ARMENIA, AZERBAIJAN BLAME EACH OTHER FOR KARABAKH FAILURE

Saudi Press Agency (SPA)
June 26, 2011 Sunday

YEREVAN/BAKU, Rajab 23, 1432 H / Jun 25, 2011, SPA -- Armenia and
Azerbaijan blamed each other on Saturday for failing to reach an
agreement on a framework document that would set the stage for an
end to their two decade-old conflict over Nagorno-Karabakh, Reuters
reported.

Azeri President Ilham Aliyev and Armenia's Serzh Sarksyan held talks
on Friday in the Russian city of Kazan, 720 km (450 miles) east of
Moscow, on Nagorno-Karabakh, which Armenian-backed forces wrested
from Azeri control in the deadliest war to break out during the fall
of the Soviet Union 20 years ago.

"The Kazan summit did not achieve a breakthrough because Azerbaijan
was not ready to accept the last version of the Basic Principles,"
Armenian Foreign Minister Edward Nalbandian said in a statement.

The two sides were under pressure from global powers to agree the
Basic Principles, a 14-point framework document that would set the
stage for talks on a peace settlement.

The document would set guidelines on how to determine the final status
of the Nagorno-Karabakh enclave, which has run its own affairs with
Armenia's support since the war. It would also cover the return
of several territories surrounding the enclave, which also form a
corridor to Armenia, to Azeri control.

Other points include the right of refugees from both sides to
return; an interim status providing security and self-governance for
Nagorno-Karabakh; and international security guarantees to keep the
fragile deal from falling apart.

Baku was quick to respond to Yerevan's allegations that the Azeri
side was responsible for the failure.

"Armenia's foreign ministry statement showed once again that the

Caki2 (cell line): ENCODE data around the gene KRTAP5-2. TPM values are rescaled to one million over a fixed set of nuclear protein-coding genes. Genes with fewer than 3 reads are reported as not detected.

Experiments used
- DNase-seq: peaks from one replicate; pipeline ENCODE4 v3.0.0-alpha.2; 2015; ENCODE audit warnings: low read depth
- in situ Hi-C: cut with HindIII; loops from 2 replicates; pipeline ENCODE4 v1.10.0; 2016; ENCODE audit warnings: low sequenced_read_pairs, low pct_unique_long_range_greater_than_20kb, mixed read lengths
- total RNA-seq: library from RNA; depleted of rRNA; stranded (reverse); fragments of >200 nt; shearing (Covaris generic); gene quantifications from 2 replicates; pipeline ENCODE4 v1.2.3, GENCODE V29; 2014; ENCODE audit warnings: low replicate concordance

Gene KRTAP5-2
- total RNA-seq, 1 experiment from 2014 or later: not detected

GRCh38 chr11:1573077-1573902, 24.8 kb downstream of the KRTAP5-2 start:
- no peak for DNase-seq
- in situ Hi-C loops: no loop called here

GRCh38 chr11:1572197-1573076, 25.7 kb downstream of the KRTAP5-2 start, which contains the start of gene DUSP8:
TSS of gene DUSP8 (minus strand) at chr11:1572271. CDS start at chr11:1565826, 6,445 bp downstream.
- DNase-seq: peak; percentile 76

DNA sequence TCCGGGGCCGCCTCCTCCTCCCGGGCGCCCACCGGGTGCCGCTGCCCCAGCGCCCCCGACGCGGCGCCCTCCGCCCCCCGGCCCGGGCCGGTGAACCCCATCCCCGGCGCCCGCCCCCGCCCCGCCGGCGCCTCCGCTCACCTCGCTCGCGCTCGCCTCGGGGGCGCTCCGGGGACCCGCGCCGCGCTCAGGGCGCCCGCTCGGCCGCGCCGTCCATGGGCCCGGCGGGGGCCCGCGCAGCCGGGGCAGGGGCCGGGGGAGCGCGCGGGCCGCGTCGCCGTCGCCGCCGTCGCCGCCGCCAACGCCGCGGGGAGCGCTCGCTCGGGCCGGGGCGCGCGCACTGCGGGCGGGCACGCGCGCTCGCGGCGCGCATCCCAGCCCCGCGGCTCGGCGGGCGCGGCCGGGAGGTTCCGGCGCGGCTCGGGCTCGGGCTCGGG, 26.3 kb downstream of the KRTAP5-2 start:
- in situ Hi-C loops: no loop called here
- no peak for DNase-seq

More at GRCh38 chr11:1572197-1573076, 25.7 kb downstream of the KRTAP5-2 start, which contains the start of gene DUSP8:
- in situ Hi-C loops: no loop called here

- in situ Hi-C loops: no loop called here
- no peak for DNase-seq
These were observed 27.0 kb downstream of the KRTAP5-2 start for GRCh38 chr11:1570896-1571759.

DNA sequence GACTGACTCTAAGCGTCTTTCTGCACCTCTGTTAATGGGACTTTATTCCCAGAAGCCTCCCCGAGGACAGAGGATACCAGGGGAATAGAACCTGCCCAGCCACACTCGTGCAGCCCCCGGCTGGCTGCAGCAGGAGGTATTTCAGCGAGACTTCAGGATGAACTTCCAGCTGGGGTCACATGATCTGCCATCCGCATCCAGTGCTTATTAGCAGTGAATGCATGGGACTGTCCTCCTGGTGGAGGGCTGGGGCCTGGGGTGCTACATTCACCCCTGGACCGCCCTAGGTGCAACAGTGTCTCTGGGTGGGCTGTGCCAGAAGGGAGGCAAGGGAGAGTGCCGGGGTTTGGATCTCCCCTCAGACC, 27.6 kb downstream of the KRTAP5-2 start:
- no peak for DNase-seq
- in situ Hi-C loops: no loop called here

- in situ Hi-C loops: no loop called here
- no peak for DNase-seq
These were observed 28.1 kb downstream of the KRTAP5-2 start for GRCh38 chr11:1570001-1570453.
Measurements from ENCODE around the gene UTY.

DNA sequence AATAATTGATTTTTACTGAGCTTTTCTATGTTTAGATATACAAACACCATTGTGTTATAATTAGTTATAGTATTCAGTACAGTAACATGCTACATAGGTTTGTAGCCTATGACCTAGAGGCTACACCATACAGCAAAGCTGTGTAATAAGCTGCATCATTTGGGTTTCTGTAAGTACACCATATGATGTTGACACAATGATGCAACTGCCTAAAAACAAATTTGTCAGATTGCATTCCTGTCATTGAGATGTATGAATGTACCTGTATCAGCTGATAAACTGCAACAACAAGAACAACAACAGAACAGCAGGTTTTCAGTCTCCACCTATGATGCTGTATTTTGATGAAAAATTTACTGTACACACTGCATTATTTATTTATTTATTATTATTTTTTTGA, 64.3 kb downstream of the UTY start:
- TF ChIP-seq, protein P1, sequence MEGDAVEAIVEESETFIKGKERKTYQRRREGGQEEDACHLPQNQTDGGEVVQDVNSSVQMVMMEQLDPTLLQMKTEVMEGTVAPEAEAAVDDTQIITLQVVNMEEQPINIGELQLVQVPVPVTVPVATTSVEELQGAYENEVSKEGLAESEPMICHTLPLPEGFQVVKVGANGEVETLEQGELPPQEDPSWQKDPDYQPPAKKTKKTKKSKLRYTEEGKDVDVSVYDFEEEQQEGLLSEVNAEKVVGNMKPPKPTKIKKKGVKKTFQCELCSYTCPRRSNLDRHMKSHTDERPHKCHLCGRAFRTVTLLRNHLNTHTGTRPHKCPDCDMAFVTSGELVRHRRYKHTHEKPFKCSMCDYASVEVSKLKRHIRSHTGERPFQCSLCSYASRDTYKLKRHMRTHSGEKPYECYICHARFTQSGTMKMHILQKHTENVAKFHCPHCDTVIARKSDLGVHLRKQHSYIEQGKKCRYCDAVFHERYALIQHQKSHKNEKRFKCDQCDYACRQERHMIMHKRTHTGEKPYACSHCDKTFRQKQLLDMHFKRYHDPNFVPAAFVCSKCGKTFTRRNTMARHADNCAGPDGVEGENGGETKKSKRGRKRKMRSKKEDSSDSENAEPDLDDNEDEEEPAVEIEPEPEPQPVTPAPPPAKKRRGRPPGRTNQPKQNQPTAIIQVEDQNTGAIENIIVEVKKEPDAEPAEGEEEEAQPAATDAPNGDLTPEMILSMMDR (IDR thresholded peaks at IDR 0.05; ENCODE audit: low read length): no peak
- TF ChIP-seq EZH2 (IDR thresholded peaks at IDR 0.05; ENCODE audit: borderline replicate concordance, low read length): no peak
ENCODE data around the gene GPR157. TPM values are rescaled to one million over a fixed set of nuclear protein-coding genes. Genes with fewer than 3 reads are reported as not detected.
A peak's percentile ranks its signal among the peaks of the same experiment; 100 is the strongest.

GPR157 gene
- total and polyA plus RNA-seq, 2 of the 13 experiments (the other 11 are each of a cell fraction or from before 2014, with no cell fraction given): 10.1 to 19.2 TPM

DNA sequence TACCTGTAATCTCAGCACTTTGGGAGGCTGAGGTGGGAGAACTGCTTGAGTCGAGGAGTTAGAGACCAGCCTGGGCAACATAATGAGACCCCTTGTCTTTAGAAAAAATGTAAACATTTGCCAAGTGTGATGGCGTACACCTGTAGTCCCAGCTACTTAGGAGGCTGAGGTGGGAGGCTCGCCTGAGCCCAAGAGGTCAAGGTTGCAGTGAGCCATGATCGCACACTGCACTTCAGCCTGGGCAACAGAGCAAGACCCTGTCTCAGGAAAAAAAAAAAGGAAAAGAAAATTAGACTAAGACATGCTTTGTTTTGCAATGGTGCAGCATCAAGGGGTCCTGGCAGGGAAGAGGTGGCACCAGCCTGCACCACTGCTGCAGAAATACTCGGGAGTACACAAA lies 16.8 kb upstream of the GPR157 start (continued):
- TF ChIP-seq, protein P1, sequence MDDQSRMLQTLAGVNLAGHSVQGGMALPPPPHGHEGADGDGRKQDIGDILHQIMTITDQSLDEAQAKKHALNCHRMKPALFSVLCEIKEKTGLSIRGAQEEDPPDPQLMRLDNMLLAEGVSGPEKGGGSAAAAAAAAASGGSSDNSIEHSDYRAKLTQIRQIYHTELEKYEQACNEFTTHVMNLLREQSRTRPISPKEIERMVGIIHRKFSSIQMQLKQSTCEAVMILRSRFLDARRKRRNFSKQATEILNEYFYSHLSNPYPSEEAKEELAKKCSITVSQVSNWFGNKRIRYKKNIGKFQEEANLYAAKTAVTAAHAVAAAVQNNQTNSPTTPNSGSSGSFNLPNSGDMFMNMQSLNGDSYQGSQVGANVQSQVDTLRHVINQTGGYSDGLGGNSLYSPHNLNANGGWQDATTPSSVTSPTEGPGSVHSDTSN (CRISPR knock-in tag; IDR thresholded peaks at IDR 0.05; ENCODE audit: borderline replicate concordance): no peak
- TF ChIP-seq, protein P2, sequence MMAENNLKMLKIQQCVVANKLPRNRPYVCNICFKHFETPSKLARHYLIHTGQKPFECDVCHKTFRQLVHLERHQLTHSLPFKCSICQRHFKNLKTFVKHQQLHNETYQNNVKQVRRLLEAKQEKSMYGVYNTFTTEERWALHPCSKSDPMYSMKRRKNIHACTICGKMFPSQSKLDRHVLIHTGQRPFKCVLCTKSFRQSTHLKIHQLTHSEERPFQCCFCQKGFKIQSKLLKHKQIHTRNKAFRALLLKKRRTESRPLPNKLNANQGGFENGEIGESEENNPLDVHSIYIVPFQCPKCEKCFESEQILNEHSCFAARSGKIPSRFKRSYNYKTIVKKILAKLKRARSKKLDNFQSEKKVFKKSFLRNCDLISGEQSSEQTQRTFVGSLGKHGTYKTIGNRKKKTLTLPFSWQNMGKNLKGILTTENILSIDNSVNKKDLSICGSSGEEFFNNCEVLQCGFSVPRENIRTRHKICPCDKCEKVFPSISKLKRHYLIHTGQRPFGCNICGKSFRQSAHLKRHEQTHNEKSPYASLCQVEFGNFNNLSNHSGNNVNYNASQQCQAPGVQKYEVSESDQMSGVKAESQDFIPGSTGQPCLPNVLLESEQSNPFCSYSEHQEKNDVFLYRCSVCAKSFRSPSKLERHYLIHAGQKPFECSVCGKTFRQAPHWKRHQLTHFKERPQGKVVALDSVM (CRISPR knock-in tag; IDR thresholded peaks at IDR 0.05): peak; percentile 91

Armenian leadership had no intention of abandoning methods of dirty
propaganda," Novruz Mamedov, head of the presidential administration's
foreign relations department, told reporters.

"The unconstructive position of the Armenian side is to be blamed
for absence of serious progress," he said.

At the same time, both sides pledged to continue talks.

The Organisation for Security and Cooperation in Europe (OSCE) on
Saturday called on both sides to continue peace efforts and pledged
its support for the process.

Azeri and Armenian leaders and Russian President Dmitry Medvedev said
on Friday that the sides had reached "a mutual understanding on a
range of issues whose resolution will help create conditions for an
approval of the Basic Principles".

A 1994 ceasefire halted the conflict that killed about 30,000 people
and drove up to a million from their homes. But gunfire and landmines
frequently kill soldiers on both sides.

After years struggling to shepherd the rivals toward a resolution,
the United States, Russia and France -- which lead mediation efforts --
are pushing for a serious step forward.

The dispute also scuttled a rapprochement between Armenia and Turkey
last year. Azerbaijan has said it could reclaim Nagorno-Karabakh by
force if the status quo persists.